The authorization is widely expected by the end of the week. Pfizer officials said during the meeting Thursday that they expect to accumulate enough safety monitoring data to apply for full licensure in April 2021.

It’s unclear why four voted against recommending, but one member said it was related to the discussion prior to the vote, which centered on the framing of the question. The committee voted on recommending authorization to vaccinate people 16 years or older, rather than 18 and older. Some said there wasn’t enough data to support the move since the trial only included 18 and older, while others pointed to less need in the younger and healthier population.

Dr. Arthur Caplan, a top vaccine expert, bioethicist, and professor at NYU Langone, told Yahoo Finance the age distinction doesn’t matter. “They are so far back at the end of the line that it doesn’t matter,” he said.

More questions than answers

Questions at the advisory meeting Thursday focused on key issues that health officials have had for some time, though most went without definitive answers.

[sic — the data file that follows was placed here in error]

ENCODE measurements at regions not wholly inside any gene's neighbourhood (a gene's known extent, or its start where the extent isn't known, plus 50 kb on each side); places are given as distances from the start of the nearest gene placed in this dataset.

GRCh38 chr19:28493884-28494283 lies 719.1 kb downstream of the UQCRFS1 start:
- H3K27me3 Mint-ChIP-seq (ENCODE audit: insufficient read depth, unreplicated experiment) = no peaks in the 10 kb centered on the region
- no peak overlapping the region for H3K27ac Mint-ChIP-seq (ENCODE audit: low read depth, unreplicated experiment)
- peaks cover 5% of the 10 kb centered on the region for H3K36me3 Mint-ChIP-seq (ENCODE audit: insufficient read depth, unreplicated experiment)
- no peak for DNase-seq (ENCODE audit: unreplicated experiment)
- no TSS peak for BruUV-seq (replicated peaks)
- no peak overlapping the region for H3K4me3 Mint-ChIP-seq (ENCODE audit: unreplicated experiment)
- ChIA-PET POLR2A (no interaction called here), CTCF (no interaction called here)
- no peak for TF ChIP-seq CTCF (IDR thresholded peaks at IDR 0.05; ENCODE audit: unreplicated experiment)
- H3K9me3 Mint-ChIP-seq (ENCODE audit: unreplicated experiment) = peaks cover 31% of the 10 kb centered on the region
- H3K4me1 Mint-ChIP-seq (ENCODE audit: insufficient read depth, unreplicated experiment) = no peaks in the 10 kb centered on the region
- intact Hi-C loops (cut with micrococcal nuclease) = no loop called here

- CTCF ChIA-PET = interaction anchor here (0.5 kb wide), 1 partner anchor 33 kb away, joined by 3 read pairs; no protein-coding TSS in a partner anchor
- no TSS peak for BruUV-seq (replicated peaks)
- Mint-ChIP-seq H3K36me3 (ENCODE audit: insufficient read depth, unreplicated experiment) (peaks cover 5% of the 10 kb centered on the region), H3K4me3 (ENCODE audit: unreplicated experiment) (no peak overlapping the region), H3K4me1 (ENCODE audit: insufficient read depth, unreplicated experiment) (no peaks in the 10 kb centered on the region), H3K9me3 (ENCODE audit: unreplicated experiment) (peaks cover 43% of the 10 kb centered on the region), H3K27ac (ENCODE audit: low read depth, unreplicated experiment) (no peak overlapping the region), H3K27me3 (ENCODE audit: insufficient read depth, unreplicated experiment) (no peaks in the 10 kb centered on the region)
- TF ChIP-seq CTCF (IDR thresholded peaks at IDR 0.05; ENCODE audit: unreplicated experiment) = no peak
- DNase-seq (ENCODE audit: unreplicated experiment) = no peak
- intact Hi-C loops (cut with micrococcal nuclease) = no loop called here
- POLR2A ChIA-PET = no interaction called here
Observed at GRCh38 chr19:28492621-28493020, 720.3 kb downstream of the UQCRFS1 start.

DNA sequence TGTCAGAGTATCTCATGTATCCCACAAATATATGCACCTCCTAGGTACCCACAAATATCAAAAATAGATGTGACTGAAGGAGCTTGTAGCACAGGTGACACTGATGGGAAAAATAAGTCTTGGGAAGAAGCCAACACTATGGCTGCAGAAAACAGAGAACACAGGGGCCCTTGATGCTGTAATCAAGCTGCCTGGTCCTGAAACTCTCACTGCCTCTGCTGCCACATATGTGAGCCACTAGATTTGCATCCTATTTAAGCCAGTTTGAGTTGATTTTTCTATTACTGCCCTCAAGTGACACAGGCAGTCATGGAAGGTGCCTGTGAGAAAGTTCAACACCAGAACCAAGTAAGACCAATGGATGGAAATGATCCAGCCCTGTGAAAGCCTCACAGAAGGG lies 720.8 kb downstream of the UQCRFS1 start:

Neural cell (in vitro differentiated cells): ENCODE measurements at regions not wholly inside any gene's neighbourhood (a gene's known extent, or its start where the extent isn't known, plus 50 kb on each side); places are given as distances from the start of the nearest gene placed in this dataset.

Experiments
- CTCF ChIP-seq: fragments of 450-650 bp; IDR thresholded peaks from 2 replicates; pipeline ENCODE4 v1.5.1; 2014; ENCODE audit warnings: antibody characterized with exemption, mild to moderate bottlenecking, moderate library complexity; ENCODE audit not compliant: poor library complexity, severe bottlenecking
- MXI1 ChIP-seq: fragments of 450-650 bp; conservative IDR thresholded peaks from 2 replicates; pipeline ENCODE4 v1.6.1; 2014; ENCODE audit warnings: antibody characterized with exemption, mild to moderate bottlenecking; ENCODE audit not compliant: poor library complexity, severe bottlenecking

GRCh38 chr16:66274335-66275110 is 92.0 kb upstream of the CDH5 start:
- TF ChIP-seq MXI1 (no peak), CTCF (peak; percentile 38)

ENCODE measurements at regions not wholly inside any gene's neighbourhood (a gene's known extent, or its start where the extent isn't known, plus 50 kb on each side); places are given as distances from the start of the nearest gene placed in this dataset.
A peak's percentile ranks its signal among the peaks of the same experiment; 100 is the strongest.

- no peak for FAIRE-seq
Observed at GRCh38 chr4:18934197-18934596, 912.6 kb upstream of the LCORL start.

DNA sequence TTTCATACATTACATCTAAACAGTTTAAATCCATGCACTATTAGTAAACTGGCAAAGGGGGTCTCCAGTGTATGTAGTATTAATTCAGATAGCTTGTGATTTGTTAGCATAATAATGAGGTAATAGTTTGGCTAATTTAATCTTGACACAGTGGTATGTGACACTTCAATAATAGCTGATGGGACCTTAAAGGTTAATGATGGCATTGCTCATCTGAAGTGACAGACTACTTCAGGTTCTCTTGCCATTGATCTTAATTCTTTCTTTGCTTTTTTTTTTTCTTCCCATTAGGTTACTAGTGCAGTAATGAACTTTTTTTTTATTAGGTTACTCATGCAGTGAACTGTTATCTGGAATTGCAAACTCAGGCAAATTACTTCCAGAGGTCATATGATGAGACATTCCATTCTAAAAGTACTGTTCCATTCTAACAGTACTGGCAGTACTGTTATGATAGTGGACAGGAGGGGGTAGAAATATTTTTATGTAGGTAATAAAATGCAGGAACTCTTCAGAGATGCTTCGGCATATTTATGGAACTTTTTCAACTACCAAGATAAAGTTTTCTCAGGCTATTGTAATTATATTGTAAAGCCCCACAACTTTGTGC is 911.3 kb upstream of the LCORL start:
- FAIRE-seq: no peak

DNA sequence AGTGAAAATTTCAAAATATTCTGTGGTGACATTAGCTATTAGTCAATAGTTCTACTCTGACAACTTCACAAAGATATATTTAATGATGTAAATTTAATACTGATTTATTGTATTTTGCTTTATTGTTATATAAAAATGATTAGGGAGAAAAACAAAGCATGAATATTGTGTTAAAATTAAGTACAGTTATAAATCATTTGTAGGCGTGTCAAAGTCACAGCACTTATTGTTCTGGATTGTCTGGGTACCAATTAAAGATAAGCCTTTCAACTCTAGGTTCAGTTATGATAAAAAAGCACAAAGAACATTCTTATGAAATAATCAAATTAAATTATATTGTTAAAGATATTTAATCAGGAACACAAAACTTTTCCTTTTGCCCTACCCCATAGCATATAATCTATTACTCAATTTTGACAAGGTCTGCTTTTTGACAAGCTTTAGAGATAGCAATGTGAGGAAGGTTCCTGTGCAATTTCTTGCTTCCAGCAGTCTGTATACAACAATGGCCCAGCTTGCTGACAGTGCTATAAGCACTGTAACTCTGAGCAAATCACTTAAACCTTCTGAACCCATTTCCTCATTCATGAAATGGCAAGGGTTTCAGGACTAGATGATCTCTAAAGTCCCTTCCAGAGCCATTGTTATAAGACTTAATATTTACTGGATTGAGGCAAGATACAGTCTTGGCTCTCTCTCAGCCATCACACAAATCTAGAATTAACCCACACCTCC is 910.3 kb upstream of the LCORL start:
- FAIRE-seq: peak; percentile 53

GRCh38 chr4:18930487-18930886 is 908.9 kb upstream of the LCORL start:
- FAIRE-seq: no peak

Many experts want to know whether or not the vaccine can prevent transmission. Pfizer officials said they will be studying that, and the CDC will be monitoring vaccine recipients, according to FDA officials Thursday.

Oxford has already seen a promising trend in its vaccine trials with AstraZeneca (AZN), according to Adrian Hill, who leads the institute overseeing the trial. Hill told NBC Nightly News, “We see that the vaccine is having an impact in reducing transmission.”

The possibility of Pfizer’s vaccine being a one-dose vaccine was another key point of interest. The concern comes from strong results in the Phase 3 trial showing more than 90% efficacy a week after the vaccine had been administered. Since the trial only studied the vaccine as a two-dose shot, it must remain so, with a booster given after 21 days.

But Pfizer officials said they were interested in looking at the option of a one-does vaccine. If it succeeded, it would be the second, along with Johnson & Johnson (JNJ), to have a single-dose vaccine.

Allergy concerns

Following two reports of allergic reactions in the U.K., vaccine expert Dr. Paul Offit asked about plans to address the implications for the tens of millions of individuals with allergies in the U.S.